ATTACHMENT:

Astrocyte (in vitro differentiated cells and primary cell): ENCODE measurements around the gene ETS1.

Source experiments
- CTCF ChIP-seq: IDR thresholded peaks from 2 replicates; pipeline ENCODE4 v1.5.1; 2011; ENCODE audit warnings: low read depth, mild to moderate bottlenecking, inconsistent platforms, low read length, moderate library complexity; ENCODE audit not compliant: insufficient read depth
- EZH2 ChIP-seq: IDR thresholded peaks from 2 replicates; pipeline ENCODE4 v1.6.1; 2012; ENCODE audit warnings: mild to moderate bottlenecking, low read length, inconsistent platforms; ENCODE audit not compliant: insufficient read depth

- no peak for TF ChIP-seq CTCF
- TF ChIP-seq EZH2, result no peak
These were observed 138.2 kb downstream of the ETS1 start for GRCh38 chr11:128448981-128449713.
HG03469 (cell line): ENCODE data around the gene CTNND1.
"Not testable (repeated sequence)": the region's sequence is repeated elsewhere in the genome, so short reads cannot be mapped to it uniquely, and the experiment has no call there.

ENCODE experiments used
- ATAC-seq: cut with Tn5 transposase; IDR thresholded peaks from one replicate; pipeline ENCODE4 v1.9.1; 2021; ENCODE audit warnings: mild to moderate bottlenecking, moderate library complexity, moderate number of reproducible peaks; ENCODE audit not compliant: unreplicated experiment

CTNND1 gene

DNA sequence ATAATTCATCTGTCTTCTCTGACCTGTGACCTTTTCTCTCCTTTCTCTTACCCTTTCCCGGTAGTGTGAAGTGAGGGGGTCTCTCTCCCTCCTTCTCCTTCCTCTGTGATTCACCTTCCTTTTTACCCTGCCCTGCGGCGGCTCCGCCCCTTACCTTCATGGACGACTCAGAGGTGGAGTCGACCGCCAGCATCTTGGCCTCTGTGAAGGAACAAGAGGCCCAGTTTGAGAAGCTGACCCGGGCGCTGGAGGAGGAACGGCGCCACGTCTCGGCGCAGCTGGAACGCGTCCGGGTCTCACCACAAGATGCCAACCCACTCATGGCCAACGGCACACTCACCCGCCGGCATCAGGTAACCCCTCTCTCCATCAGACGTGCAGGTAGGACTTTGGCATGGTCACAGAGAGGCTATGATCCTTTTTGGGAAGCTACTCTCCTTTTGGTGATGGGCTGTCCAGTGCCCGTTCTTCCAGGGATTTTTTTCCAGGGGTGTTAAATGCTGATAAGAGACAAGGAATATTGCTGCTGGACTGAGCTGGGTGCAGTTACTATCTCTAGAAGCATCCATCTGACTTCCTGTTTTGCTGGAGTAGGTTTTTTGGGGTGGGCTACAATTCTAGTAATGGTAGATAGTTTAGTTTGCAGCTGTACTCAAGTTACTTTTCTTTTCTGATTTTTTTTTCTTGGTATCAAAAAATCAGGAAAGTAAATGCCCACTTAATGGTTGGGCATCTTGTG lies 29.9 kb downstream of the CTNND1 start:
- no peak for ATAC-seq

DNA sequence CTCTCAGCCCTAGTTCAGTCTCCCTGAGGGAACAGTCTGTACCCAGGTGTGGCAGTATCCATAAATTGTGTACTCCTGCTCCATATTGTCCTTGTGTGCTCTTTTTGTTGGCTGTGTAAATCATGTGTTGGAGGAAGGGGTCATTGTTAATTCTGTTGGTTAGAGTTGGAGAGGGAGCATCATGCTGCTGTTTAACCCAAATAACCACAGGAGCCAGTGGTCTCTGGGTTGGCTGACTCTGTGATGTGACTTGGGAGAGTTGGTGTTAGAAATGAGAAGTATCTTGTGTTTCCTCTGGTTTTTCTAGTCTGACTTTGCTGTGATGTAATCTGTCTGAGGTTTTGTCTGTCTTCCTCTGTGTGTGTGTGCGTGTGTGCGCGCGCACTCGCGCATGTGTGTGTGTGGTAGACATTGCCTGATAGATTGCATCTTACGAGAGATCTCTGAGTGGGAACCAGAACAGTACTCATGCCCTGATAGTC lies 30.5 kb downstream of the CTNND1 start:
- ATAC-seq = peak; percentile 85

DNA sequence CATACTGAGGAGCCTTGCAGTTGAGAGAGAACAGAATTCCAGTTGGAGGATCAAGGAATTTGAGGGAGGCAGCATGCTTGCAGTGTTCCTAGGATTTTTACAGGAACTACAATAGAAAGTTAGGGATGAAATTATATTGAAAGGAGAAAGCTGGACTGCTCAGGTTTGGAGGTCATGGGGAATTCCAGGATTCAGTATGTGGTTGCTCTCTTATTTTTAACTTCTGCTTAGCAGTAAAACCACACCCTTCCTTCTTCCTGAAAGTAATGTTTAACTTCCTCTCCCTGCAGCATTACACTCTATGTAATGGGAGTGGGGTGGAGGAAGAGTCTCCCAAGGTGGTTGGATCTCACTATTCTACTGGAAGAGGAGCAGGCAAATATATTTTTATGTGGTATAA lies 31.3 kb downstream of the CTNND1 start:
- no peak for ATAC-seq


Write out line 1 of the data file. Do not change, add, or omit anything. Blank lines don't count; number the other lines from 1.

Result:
Astrocyte (in vitro differentiated cells and primary cell): ENCODE measurements around the gene ETS1.